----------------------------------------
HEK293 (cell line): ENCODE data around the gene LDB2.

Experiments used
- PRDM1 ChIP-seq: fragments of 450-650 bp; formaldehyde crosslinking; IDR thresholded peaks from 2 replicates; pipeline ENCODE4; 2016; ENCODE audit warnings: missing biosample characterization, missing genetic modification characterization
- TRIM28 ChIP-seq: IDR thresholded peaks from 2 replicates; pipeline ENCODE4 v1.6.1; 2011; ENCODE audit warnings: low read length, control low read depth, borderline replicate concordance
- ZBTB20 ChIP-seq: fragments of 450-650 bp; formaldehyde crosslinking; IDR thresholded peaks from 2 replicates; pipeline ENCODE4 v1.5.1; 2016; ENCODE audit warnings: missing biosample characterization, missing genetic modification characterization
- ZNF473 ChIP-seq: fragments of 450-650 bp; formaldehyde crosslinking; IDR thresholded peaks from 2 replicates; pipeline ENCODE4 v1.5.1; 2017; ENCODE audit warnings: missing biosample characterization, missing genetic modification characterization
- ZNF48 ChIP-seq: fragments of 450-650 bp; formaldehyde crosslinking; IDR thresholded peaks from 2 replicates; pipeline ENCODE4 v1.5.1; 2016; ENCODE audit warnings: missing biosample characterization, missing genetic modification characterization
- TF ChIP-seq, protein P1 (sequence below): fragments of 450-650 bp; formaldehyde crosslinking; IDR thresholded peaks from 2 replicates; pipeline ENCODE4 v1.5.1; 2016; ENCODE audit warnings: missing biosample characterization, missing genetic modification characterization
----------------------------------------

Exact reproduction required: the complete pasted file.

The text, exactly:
HEK293 (cell line): ENCODE data around the gene LDB2.

Experiments used
- PRDM1 ChIP-seq: fragments of 450-650 bp; formaldehyde crosslinking; IDR thresholded peaks from 2 replicates; pipeline ENCODE4; 2016; ENCODE audit warnings: missing biosample characterization, missing genetic modification characterization
- TRIM28 ChIP-seq: IDR thresholded peaks from 2 replicates; pipeline ENCODE4 v1.6.1; 2011; ENCODE audit warnings: low read length, control low read depth, borderline replicate concordance
- ZBTB20 ChIP-seq: fragments of 450-650 bp; formaldehyde crosslinking; IDR thresholded peaks from 2 replicates; pipeline ENCODE4 v1.5.1; 2016; ENCODE audit warnings: missing biosample characterization, missing genetic modification characterization
- ZNF473 ChIP-seq: fragments of 450-650 bp; formaldehyde crosslinking; IDR thresholded peaks from 2 replicates; pipeline ENCODE4 v1.5.1; 2017; ENCODE audit warnings: missing biosample characterization, missing genetic modification characterization
- ZNF48 ChIP-seq: fragments of 450-650 bp; formaldehyde crosslinking; IDR thresholded peaks from 2 replicates; pipeline ENCODE4 v1.5.1; 2016; ENCODE audit warnings: missing biosample characterization, missing genetic modification characterization
- TF ChIP-seq, protein P1 (sequence below): fragments of 450-650 bp; formaldehyde crosslinking; IDR thresholded peaks from 2 replicates; pipeline ENCODE4 v1.5.1; 2016; ENCODE audit warnings: missing biosample characterization, missing genetic modification characterization